China–Australia Free Trade Agreement

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The China–Australia Free Trade Agreement (ChAFTA) is a bilateral Free Trade Agreement (FTA) between the governments of Australia and China. Since then 21[1] negotiating rounds have been completed, the deal was completed and the details of the deal released on November 17, 2014.,[2] nearly 10 years after its first round of negotiations that began on May 23, 2005[3] after a joint feasibility study.

Background[edit]

According Australia's department of Foreign Affairs and Trade, in 2014, China was Australia's largest export market for both goods and services, accounting for nearly a third of total exports, and a growing source of foreign investment.[4]

Australia's Prime Minister Tony Abbott and Chinese President Xi Jinping announced the conclusion of negotiations for the China-Australia Free Trade Agreement (ChAFTA) on 17 November 2014. A Declaration of Intent to work towards signature of the Agreement was signed by Australia's Trade and Investment Minister Andrew Robb and China's Commerce Minister Gao Hucheng signed.[5]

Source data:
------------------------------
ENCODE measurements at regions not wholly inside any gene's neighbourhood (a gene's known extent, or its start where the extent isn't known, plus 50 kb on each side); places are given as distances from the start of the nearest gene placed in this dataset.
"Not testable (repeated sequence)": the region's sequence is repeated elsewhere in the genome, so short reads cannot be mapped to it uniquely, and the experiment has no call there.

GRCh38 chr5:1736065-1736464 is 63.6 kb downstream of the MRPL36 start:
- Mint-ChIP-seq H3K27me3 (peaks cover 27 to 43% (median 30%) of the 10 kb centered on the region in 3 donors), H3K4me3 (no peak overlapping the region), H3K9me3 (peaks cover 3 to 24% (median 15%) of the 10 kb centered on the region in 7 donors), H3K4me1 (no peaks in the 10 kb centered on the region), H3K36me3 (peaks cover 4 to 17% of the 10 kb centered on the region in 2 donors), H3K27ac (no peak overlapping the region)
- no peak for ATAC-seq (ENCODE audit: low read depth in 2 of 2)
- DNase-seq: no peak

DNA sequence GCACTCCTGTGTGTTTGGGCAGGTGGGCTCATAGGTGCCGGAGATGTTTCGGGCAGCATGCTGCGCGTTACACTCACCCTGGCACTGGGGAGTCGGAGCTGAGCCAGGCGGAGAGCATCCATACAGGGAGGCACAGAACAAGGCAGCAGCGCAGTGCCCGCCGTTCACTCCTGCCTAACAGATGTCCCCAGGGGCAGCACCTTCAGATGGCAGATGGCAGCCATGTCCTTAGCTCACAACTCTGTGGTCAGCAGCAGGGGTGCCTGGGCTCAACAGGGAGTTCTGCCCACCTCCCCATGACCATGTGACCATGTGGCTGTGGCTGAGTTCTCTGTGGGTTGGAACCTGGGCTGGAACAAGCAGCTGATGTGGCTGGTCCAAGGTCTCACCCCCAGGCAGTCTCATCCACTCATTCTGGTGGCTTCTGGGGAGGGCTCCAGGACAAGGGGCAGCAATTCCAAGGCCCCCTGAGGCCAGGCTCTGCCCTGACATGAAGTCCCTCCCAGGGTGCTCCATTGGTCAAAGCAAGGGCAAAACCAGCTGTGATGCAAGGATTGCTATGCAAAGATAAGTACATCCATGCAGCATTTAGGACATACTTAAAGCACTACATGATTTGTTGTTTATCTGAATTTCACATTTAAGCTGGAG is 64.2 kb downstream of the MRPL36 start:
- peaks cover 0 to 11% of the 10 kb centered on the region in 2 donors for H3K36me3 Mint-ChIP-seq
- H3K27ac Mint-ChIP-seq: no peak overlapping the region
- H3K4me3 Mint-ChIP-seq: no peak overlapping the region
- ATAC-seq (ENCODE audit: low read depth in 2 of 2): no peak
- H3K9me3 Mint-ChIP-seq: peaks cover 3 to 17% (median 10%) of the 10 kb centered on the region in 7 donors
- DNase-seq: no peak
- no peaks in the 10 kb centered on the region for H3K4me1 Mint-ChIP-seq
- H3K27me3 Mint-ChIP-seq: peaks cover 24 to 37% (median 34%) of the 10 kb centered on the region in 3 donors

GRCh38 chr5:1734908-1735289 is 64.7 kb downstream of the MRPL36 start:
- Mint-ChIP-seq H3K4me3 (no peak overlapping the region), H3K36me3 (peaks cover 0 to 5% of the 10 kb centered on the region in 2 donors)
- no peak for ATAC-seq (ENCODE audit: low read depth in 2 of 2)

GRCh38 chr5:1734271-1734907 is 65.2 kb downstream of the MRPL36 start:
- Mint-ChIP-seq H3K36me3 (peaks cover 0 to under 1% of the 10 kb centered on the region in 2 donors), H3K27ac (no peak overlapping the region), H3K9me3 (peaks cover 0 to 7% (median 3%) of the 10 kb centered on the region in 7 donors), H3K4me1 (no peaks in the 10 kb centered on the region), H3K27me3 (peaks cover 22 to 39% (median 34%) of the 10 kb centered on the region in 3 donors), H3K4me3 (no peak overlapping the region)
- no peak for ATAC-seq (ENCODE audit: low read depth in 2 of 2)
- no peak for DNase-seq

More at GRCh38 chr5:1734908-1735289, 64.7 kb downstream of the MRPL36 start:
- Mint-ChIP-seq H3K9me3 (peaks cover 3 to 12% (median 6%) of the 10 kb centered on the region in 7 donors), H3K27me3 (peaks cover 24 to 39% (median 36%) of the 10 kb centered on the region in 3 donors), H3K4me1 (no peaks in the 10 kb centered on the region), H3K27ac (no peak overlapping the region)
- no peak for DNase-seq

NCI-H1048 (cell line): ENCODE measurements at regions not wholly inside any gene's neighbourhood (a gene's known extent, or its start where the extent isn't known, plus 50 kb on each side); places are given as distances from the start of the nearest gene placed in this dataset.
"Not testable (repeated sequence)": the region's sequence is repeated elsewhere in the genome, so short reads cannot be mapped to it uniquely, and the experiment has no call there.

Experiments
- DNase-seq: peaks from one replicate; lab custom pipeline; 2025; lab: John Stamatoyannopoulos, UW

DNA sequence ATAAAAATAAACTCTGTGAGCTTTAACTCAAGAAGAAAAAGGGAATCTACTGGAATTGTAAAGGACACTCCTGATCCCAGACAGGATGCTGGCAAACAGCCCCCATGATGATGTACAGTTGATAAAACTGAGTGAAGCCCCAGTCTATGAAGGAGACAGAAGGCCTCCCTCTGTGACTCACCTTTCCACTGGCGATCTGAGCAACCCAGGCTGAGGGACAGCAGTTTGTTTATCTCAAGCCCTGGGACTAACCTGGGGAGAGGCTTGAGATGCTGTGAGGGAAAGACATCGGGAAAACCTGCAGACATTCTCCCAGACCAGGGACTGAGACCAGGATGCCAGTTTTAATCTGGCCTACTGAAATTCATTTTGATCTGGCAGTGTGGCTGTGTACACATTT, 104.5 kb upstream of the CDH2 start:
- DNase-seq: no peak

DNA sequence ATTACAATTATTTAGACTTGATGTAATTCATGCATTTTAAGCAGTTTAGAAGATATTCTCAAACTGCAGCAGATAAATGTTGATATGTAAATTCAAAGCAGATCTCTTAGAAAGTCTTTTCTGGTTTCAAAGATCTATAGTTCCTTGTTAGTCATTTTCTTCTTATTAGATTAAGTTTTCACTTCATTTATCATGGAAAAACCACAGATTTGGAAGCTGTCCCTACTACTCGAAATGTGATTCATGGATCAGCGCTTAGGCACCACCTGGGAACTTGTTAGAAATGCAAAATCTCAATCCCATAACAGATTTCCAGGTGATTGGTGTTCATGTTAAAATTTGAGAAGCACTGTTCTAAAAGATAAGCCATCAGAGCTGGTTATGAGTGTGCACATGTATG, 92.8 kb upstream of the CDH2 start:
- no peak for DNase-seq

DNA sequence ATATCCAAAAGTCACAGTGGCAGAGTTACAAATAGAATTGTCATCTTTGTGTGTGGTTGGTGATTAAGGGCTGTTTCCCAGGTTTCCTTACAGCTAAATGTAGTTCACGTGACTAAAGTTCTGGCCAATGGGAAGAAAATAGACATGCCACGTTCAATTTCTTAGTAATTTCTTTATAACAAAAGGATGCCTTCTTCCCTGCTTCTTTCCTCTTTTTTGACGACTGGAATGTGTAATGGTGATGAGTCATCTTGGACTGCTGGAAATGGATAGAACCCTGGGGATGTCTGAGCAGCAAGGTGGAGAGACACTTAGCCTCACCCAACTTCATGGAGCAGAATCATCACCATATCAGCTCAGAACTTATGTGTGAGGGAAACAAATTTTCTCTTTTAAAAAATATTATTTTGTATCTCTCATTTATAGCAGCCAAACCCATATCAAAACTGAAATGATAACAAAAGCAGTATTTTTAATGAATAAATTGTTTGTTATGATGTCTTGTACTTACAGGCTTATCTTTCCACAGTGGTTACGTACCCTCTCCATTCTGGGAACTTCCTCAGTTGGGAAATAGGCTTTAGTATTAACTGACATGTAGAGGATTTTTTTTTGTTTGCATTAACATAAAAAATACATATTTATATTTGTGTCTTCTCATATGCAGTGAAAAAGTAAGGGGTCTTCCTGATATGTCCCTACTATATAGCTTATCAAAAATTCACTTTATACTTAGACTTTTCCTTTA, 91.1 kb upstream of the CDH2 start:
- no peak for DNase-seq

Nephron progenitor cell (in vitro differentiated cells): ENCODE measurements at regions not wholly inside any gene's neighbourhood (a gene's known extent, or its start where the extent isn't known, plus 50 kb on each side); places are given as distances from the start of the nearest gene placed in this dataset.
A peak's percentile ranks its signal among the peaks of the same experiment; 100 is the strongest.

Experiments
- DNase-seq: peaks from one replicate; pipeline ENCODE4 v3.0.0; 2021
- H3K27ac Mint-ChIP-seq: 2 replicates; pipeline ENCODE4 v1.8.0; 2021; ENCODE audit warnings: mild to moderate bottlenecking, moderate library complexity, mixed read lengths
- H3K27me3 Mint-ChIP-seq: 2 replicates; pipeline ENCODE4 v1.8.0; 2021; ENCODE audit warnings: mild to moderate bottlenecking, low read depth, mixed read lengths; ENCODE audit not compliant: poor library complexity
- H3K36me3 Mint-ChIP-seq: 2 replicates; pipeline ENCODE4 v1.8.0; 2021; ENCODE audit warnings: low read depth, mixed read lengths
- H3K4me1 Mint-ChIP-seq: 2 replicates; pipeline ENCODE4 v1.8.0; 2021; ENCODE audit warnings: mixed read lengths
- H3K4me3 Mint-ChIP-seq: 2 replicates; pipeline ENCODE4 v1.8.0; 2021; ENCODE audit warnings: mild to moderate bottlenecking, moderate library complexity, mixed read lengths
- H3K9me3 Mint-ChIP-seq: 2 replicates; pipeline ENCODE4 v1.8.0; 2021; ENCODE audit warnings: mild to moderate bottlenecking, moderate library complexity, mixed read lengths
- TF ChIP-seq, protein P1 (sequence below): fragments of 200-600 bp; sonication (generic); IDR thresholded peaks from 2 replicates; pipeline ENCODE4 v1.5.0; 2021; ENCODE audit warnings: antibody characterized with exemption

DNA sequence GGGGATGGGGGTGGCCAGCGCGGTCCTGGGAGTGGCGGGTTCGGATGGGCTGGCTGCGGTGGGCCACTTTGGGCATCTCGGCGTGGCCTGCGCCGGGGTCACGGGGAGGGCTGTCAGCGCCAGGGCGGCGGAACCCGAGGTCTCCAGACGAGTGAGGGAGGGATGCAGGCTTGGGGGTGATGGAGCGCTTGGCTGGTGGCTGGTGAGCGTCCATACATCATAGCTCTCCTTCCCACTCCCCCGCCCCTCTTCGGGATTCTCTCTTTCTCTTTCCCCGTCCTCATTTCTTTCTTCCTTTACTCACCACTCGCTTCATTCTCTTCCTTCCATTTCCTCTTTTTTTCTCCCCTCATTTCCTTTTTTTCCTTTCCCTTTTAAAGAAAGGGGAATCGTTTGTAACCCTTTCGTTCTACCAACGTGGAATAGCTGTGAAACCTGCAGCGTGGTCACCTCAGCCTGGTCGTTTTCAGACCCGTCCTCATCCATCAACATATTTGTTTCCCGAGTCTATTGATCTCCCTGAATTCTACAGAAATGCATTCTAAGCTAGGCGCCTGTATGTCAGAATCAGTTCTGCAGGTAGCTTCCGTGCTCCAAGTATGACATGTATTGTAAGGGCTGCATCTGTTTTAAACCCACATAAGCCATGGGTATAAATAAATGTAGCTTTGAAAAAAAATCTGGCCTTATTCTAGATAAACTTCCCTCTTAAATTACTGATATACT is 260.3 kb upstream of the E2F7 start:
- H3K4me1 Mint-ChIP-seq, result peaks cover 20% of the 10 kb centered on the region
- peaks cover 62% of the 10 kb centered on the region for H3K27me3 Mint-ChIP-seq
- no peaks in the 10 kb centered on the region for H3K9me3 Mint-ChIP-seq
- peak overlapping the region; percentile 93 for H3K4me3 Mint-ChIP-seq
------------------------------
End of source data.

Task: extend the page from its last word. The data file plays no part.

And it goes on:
Provisions[edit]

Upon full implementation of the agreement, 95 percent of Australian exports to China will be tariff free. These will include many agricultural products, including beef and dairy. In addition, there will be liberalization of market access for Australia's services sector, and investments by private companies from China under 1,078 million AUD will not be subject to FIRB approval. In addition there will be an Investor State Dispute Settlement mechanism under the treaty.[2]

There will be a Work and Holiday Agreement in which Australia will grant up to 5,000 visas to Chinese nationals for work and holiday makers.[6]

See also[edit]

References[edit]

External links[edit]